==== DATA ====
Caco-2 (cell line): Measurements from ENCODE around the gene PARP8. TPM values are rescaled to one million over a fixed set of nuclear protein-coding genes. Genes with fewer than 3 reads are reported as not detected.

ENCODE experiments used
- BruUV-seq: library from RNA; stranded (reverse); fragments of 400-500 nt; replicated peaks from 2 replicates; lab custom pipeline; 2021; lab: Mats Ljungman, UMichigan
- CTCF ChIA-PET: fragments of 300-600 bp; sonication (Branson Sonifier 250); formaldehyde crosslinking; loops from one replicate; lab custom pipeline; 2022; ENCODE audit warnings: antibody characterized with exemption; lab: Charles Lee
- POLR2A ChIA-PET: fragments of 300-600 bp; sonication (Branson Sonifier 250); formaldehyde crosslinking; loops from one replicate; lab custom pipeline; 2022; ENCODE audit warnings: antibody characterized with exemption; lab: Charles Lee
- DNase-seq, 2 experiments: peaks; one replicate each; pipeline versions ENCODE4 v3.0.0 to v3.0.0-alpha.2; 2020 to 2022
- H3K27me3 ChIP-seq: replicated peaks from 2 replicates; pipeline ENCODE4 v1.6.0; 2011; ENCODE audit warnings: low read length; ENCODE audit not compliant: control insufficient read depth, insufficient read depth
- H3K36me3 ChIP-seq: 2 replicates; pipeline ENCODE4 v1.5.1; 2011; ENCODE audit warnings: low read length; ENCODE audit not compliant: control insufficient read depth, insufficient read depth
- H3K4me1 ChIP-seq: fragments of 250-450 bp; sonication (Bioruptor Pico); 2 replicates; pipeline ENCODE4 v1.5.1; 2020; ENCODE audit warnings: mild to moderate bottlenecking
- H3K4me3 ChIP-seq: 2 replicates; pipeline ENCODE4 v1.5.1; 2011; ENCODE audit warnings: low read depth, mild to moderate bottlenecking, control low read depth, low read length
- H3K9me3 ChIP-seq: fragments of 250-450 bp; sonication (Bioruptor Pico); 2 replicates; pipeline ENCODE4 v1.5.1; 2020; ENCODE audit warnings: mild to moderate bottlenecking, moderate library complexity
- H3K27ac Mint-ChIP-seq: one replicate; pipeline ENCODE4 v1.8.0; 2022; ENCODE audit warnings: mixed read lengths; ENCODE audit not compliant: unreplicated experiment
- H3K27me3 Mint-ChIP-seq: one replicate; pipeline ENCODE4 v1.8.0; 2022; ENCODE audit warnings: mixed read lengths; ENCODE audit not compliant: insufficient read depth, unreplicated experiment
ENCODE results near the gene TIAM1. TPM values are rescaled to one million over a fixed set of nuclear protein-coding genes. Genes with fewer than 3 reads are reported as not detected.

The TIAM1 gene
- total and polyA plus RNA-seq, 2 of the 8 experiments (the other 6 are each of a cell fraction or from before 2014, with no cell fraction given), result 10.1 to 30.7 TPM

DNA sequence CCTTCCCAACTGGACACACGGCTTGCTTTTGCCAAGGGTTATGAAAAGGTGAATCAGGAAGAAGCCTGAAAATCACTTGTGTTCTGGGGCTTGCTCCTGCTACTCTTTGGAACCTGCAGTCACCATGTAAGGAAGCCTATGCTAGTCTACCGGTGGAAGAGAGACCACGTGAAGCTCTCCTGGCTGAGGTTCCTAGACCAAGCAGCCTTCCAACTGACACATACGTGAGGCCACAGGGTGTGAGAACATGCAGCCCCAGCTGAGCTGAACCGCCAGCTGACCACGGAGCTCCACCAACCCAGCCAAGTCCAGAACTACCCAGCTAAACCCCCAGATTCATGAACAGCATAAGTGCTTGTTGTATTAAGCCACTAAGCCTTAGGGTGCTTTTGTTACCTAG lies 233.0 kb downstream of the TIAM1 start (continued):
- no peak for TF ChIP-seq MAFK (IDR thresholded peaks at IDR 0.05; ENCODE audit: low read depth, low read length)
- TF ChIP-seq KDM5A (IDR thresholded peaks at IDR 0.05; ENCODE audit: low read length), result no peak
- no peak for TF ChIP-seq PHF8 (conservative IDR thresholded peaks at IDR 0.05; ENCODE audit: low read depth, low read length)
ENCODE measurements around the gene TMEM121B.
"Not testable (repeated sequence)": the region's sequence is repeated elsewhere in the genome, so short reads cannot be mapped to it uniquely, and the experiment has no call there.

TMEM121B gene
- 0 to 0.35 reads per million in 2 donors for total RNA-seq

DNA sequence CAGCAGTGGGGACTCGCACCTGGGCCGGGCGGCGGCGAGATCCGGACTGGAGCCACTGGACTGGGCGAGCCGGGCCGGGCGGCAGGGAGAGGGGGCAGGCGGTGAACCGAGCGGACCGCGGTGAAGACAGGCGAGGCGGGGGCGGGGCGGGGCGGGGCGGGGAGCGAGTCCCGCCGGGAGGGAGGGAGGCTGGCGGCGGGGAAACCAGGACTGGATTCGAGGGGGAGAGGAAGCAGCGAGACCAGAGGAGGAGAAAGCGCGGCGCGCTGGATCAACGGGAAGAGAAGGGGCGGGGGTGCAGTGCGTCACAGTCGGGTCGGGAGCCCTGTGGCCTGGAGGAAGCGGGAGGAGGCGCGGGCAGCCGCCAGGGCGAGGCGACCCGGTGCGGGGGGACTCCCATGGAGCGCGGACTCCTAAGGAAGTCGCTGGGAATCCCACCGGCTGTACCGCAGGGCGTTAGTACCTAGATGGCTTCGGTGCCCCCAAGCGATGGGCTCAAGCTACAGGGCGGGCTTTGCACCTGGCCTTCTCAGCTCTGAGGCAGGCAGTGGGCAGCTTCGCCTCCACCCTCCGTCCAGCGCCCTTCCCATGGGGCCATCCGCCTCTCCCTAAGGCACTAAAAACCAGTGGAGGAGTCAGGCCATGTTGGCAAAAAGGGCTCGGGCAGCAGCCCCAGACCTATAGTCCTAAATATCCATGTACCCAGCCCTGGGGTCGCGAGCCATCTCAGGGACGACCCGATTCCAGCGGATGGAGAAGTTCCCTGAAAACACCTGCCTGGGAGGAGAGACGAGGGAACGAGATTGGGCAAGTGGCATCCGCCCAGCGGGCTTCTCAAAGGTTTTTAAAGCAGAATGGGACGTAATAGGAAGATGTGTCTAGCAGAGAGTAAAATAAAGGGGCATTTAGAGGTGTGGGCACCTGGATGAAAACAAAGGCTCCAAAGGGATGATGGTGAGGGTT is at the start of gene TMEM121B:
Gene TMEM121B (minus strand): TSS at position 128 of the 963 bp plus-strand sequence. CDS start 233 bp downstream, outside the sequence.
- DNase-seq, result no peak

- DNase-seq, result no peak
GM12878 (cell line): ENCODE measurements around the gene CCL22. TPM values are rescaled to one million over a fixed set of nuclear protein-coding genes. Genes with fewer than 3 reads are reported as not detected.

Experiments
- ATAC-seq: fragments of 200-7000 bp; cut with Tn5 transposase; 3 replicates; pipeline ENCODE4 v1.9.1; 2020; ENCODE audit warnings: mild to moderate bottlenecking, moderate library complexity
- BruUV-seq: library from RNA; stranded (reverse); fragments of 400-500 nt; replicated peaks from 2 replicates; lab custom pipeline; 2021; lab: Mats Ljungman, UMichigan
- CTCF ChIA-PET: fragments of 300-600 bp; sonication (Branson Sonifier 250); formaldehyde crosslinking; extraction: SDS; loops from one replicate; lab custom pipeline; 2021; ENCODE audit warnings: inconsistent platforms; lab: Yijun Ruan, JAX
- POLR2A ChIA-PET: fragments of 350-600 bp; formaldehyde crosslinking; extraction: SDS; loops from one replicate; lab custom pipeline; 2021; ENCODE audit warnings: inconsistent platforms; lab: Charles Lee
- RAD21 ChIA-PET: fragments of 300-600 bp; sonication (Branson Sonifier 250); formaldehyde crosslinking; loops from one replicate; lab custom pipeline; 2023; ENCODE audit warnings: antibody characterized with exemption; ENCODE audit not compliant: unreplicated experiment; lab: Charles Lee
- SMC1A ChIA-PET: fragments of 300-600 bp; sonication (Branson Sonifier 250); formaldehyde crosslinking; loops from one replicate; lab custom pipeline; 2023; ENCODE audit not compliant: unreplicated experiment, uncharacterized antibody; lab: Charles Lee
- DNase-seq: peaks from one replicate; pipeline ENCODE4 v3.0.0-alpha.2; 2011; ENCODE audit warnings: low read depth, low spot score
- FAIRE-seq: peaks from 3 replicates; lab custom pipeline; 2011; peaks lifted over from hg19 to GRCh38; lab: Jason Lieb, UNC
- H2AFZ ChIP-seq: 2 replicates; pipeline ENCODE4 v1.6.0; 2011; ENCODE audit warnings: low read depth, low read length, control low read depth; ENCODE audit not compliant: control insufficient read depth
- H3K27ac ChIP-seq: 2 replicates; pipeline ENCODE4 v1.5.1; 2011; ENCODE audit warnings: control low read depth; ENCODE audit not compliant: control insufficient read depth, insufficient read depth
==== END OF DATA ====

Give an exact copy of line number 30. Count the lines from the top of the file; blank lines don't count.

Experiments